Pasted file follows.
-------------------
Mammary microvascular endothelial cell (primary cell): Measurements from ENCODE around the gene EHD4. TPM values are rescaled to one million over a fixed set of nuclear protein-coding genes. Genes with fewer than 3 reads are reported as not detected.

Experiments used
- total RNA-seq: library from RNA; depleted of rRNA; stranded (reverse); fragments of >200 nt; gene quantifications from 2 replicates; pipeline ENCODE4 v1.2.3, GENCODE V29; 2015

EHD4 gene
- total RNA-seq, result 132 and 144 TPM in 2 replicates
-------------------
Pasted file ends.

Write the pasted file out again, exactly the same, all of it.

Mammary microvascular endothelial cell (primary cell): Measurements from ENCODE around the gene EHD4. TPM values are rescaled to one million over a fixed set of nuclear protein-coding genes. Genes with fewer than 3 reads are reported as not detected.

Experiments used
- total RNA-seq: library from RNA; depleted of rRNA; stranded (reverse); fragments of >200 nt; gene quantifications from 2 replicates; pipeline ENCODE4 v1.2.3, GENCODE V29; 2015

EHD4 gene
- total RNA-seq, result 132 and 144 TPM in 2 replicates